The Division of Equity and Inclusion hosts a series of Implicit Bias workshops for faculty and staff at the University of Oregon. Information about upcoming workshops and recordings of previous workshops can be found below.
Check back here for future workshop times
Understanding Implicit Bias Workshops
How can someone's race, sex, age, and other characteristics influence the way we see and treat them even when we are genuinely trying to be unbiased? What concrete steps can we take to help prevent this from happening? To help answer these questions, this workshop introduces the concept of implicit bias. Through a mix of short presentations, lively activities, and discussions, we will explore some harmful side effects of how our brains naturally perceive, categorize, and draw inferences about the world, including other people. We will also examine when this kind of bias is most likely to occur. And we will talk about what practical steps we can all take to try to reduce or eliminate it as well as what has been shown not to work. This workshop may be of particular interest to those serving on search committees and hiring managers.
What is implicit bias?
Project Implicit defines implicit social cognition as the "thoughts and feelings that occur outside of conscious awareness or control."
Try an Implicit Associations Test (IAT) for yourself at Project Implicit.
Tool for Identifying Implicit Bias: Awareness of Common Shortcuts
Short cuts can lead to biased assessments (either positive or negative) in evaluation if we are not motivated to avoid them and skilled in doing so. These shortcuts can lead to erroneous conclusions that candidates are unqualified or a bad fit. They can also adversely affect the fairness and equity of a review process.
- Snap Judgments – Making judgments about the candidate with insufficient evidence. Dismissing a candidate for minor reasons or labeling a candidate “the best” and ignoring positive attributes of the other candidates. Having a covert agenda furthered by stressing something trivial or focusing on a few negatives rather than the overall qualifications. Often occurs when the hiring or review process feels rushed.
- Elitist Behavior (also called “Raising-the-Bar”) – Increasing expectations for women and underrepresented minority candidates because their competency doesn’t strike committee members as trustworthy. Downgrading the qualifications of women and minorities, based on accent, dress, and demeanor. In short, uneven expectations based on a candidate’s social identity.
- Negative Stereotypes – Characterized by presumptions of incompetence. Research shows that the work of women and underrepresented minorities is scrutinized much more than majority faculty, at all stages of an academic career.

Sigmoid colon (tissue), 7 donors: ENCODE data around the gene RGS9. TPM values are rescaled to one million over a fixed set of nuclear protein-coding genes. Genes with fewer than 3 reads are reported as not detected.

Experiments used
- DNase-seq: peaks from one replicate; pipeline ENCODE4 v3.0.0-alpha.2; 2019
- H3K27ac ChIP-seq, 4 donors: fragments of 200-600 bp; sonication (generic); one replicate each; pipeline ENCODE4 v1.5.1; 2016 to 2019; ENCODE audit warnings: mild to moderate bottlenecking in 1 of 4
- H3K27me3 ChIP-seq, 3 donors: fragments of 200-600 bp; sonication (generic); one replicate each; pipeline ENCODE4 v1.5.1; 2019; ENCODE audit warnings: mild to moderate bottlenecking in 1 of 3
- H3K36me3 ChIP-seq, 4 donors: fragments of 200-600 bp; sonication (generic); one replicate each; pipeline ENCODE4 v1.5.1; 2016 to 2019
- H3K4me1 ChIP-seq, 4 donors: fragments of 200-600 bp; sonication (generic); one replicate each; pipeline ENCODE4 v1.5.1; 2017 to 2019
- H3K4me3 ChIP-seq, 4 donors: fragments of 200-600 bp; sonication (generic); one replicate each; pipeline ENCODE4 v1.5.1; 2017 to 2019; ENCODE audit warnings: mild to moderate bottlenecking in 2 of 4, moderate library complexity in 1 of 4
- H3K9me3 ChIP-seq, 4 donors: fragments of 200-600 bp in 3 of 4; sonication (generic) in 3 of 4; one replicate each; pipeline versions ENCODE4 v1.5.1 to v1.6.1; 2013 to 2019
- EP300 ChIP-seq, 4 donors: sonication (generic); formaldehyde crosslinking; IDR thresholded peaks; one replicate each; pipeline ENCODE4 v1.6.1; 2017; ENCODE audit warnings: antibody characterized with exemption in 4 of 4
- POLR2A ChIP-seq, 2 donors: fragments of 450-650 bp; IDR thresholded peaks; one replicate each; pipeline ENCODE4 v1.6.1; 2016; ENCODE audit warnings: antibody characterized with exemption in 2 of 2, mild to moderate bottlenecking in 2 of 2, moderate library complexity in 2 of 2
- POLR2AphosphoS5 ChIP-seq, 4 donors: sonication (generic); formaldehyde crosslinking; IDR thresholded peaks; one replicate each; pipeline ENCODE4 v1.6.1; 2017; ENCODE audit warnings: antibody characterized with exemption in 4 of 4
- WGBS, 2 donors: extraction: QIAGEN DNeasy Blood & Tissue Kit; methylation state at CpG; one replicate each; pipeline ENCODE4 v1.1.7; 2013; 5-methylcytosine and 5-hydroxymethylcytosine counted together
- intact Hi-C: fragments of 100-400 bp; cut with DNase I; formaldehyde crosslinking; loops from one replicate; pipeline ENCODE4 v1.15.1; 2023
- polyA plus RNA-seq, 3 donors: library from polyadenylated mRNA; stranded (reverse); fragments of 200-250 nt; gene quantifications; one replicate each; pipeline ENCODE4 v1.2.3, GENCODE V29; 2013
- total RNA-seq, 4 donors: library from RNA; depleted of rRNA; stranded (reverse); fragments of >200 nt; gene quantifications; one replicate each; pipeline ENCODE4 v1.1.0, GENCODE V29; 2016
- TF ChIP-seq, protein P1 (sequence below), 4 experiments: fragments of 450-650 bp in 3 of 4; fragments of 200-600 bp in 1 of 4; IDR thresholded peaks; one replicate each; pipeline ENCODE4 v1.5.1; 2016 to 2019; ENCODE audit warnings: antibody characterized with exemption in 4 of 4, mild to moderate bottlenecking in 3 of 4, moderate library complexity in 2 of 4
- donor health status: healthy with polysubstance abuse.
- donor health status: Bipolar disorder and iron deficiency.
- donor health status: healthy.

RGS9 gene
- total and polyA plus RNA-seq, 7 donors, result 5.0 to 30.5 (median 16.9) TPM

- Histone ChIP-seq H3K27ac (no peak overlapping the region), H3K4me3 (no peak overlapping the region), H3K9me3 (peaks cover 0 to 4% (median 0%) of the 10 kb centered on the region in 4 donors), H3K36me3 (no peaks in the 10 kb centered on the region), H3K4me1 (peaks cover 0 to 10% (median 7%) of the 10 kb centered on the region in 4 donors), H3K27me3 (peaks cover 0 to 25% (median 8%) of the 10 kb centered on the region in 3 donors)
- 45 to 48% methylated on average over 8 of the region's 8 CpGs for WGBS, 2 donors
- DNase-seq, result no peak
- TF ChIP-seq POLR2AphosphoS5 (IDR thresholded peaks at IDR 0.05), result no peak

- Positive Stereotypes – Dominant group members are automatically presumed to be competent. Such a member receives the benefit of the doubt, negative attributes are glossed over and success is assumed. Also called the “original affirmative action” because dominant group members are automatically presumed qualified and thereby given an unearned advantage.
- Cloning – Replicating oneself by hiring someone with similar attributes or background. Also refers to undervaluing a candidate’s research because it is not familiar, as well as expecting candidates to resemble someone whom the search committee is replacing. Cloning limits the scope and breadth of approaches and perspectives in research, teaching and service.
- Good Fit/Bad Fit – While this judgment may be about whether the person can meet the programmatic needs for the position, it often is about how comfortable and culturally at ease one feels with her/him.
- Wishful Thinking – Insisting racism, sexism, and other forms of prejudice no longer exist.
- Euphemized Bias
- Visionary: Members of dominant groups are evaluated based on their potential whereas underrepresented groups are judged on their accomplishments and their track record only. For example: “He has vision” or “She lacks vision.”
- Star: Used when the speaker is an infatuated fan of the candidate under consideration. (For example: “It’s clear he’s a rock star”). Others should ask the speaker to explain his/her use of the term and support it with evidence.
- Committed, single-minded focus or hard-worker: These terms could be used to exclude those who have demanding family commitments, cloaking a bias against care-givers.